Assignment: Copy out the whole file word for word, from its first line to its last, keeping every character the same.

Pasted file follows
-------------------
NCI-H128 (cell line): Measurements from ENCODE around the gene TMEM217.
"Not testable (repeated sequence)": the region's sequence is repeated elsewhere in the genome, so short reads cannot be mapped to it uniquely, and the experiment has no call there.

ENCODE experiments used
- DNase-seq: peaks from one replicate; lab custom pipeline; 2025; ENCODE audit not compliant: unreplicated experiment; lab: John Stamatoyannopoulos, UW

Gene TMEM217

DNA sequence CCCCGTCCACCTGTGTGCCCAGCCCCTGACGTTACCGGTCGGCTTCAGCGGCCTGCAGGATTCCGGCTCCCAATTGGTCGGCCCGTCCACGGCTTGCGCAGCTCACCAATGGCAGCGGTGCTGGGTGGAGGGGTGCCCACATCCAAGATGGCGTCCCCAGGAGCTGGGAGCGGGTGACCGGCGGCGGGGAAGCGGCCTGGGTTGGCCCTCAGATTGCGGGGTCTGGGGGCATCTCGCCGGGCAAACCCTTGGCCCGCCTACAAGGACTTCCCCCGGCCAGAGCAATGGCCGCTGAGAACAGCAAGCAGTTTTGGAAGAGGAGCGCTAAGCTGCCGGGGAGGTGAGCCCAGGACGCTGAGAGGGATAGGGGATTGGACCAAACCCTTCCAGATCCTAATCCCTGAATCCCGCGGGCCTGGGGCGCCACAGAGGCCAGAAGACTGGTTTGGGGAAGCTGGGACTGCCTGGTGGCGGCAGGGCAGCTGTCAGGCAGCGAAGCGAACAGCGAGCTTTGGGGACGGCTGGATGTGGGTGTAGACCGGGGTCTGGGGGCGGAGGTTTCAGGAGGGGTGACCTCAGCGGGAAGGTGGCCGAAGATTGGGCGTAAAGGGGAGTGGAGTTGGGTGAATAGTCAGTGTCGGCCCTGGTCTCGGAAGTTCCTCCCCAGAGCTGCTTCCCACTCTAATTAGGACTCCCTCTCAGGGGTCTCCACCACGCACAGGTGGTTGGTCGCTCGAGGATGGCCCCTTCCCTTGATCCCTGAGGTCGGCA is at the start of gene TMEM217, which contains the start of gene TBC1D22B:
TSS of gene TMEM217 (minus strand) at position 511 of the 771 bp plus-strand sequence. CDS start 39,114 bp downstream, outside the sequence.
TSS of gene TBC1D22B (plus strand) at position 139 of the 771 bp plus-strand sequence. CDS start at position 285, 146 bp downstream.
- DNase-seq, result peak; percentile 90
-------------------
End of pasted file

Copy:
NCI-H128 (cell line): Measurements from ENCODE around the gene TMEM217.
"Not testable (repeated sequence)": the region's sequence is repeated elsewhere in the genome, so short reads cannot be mapped to it uniquely, and the experiment has no call there.

ENCODE experiments used
- DNase-seq: peaks from one replicate; lab custom pipeline; 2025; ENCODE audit not compliant: unreplicated experiment; lab: John Stamatoyannopoulos, UW

Gene TMEM217

DNA sequence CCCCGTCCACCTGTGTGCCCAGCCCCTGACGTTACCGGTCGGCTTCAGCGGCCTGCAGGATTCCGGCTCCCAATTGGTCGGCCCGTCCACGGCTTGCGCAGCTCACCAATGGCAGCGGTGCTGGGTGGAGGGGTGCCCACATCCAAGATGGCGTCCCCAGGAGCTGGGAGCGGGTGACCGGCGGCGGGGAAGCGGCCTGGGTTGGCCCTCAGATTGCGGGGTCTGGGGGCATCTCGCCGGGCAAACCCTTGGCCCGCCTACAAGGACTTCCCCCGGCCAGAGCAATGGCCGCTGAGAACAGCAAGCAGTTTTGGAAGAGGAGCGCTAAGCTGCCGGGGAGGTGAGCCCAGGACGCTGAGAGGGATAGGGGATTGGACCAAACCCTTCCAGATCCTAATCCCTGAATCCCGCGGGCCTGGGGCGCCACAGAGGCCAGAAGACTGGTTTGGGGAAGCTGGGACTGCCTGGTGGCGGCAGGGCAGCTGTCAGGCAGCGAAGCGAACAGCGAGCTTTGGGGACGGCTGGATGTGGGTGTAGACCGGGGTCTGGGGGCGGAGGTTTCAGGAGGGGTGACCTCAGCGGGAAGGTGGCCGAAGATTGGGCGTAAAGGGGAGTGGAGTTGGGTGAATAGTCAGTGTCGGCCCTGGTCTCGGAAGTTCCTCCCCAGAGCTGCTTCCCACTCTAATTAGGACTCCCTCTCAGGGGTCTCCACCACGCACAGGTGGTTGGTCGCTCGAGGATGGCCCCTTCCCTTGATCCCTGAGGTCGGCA is at the start of gene TMEM217, which contains the start of gene TBC1D22B:
TSS of gene TMEM217 (minus strand) at position 511 of the 771 bp plus-strand sequence. CDS start 39,114 bp downstream, outside the sequence.
TSS of gene TBC1D22B (plus strand) at position 139 of the 771 bp plus-strand sequence. CDS start at position 285, 146 bp downstream.
- DNase-seq, result peak; percentile 90